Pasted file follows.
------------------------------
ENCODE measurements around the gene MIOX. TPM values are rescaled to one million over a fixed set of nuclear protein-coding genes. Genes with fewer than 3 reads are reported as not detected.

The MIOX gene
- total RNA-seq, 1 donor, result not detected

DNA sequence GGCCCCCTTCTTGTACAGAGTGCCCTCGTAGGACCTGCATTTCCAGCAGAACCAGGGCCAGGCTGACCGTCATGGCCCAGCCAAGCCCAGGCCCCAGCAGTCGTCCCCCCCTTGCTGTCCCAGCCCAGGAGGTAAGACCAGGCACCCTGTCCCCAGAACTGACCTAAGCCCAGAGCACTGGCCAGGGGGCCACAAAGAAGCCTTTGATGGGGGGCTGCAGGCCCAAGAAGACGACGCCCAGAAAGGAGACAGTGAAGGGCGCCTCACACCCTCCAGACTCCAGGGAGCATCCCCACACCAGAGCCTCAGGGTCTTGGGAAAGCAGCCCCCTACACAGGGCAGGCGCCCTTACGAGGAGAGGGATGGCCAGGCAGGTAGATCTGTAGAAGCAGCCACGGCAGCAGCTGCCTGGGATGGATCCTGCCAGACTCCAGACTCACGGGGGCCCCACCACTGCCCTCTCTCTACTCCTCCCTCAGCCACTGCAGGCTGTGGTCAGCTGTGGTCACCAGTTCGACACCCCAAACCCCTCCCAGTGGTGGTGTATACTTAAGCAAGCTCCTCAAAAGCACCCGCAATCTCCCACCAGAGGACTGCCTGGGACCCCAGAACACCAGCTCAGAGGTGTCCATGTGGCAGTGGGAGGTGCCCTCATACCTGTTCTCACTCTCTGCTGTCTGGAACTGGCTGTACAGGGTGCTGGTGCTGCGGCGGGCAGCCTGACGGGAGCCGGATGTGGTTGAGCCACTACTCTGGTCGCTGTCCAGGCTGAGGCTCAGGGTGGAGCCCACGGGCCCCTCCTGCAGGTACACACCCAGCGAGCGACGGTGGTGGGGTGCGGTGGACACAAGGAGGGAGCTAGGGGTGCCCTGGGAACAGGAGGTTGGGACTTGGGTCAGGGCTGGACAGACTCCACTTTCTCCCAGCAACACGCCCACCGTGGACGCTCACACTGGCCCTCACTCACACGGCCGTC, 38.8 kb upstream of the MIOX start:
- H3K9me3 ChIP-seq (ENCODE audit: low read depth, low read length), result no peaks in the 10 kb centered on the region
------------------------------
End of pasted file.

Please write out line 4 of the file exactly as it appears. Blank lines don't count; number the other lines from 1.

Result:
DNA sequence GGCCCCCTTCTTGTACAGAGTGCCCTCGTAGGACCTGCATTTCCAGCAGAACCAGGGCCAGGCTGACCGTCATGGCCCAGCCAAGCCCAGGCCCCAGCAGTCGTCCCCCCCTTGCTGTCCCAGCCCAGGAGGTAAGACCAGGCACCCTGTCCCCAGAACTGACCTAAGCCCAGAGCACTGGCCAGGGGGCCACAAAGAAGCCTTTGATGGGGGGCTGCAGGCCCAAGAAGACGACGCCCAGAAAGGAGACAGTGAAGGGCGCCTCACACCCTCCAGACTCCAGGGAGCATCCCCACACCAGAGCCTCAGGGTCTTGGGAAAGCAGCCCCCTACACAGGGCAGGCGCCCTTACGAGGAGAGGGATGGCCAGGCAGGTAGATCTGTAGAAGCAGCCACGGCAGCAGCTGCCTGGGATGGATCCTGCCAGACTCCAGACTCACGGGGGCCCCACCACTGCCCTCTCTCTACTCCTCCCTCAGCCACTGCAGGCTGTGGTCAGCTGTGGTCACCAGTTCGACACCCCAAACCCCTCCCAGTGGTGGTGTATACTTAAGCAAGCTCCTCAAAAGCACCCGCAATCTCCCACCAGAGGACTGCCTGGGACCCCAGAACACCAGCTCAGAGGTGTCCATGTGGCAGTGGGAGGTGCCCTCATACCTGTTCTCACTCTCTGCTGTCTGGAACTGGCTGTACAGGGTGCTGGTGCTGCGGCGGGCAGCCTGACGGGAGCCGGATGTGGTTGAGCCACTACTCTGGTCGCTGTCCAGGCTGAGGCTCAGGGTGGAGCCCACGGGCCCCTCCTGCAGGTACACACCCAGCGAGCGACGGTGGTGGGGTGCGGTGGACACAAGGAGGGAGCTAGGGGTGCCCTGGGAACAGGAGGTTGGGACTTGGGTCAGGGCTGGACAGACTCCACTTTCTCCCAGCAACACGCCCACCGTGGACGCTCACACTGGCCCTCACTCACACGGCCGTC, 38.8 kb upstream of the MIOX start: